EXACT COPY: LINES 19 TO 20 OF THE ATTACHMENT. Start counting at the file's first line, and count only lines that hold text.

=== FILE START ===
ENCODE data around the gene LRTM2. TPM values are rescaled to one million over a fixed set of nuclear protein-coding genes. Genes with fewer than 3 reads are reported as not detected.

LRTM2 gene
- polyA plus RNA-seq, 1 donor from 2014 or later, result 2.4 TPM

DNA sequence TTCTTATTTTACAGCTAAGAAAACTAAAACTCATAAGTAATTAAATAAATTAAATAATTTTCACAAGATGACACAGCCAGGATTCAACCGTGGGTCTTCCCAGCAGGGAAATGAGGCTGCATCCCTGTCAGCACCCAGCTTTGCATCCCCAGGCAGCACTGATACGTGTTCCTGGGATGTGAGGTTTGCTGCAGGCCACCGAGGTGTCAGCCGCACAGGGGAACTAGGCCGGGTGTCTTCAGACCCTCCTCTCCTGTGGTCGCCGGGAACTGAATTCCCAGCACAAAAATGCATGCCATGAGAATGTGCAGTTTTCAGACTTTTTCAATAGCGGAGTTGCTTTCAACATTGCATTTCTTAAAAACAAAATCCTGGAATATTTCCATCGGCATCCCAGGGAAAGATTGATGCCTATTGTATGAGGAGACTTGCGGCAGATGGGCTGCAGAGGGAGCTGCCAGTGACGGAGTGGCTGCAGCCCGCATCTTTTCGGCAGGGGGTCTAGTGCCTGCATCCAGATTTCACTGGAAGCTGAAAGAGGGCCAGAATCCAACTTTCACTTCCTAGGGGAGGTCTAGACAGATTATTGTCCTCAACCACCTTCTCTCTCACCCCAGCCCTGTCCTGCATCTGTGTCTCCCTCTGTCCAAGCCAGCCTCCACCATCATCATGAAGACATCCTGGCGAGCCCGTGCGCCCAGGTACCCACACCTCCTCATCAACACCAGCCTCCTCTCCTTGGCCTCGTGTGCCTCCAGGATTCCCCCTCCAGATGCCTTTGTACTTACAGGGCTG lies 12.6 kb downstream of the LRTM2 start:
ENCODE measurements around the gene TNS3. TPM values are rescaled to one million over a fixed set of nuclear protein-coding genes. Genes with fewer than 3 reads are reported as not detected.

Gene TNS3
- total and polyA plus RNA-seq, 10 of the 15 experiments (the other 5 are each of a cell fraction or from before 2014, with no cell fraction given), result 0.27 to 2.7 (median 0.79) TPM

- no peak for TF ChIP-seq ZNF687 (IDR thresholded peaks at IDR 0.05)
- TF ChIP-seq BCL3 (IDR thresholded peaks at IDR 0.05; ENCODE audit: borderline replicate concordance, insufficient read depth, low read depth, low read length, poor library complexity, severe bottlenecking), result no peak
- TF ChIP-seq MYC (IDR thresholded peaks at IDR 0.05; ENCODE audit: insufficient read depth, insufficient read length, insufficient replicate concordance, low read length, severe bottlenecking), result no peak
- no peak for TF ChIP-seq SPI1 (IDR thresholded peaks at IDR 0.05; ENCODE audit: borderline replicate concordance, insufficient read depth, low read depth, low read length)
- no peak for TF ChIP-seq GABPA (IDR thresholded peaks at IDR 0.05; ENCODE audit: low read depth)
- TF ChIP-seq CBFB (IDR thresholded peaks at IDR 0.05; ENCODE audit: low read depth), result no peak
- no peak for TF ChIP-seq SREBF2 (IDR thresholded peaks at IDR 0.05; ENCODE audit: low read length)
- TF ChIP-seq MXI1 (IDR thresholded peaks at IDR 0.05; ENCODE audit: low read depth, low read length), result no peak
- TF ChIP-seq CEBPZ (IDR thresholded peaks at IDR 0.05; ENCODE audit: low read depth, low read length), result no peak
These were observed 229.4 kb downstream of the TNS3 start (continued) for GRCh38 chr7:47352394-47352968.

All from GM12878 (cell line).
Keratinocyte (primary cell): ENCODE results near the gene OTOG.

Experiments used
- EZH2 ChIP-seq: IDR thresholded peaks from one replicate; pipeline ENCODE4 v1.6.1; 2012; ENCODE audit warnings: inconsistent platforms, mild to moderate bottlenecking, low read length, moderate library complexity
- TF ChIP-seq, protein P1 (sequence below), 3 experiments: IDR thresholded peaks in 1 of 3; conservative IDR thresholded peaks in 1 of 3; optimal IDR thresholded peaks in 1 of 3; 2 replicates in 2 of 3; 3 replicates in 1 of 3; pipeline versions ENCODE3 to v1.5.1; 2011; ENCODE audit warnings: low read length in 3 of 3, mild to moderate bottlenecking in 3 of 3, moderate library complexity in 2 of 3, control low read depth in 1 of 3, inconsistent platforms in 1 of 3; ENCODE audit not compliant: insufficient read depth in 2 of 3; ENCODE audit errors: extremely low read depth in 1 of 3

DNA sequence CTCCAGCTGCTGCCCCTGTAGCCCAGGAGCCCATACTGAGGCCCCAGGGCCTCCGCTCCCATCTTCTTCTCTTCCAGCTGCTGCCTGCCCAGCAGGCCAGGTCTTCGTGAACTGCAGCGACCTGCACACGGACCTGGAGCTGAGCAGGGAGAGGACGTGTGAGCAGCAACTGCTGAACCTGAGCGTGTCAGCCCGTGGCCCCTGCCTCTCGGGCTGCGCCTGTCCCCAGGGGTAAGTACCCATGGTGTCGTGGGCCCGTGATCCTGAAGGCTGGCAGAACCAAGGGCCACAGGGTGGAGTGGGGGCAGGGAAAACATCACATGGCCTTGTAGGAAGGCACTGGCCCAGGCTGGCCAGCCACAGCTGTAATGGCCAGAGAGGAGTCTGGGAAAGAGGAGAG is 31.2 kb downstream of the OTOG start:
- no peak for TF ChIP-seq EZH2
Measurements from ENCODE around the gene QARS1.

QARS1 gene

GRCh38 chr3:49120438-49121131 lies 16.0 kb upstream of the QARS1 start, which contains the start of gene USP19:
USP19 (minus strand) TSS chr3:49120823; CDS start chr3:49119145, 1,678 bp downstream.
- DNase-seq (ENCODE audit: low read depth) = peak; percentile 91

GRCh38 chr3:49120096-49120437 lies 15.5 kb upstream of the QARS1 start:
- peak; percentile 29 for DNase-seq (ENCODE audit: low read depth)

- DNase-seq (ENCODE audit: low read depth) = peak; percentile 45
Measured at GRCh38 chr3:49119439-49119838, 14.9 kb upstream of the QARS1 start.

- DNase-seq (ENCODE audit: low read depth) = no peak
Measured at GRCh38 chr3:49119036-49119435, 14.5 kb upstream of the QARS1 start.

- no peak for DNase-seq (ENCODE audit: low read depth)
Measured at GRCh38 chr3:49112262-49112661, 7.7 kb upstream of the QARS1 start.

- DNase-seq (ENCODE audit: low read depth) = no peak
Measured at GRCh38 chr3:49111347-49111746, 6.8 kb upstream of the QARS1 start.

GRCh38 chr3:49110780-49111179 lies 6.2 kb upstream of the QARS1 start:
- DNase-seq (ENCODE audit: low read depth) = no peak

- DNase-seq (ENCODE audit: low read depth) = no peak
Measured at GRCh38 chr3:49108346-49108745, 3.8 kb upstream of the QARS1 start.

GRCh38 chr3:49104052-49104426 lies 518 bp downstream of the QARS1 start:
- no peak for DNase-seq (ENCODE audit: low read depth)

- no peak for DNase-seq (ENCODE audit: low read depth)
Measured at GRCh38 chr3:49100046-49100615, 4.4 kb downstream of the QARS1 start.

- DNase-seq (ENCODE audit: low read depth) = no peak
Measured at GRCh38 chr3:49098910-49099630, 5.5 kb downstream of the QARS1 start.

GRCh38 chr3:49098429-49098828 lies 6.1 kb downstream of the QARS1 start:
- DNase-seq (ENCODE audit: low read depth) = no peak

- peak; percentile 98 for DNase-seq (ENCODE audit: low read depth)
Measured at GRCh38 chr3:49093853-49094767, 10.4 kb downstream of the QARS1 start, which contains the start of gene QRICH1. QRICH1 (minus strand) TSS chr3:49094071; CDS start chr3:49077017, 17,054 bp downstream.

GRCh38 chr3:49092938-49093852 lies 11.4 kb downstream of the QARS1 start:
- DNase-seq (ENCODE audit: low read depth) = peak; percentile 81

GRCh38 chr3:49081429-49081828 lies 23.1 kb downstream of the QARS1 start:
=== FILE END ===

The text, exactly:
Keratinocyte (primary cell): ENCODE results near the gene OTOG.

Experiments used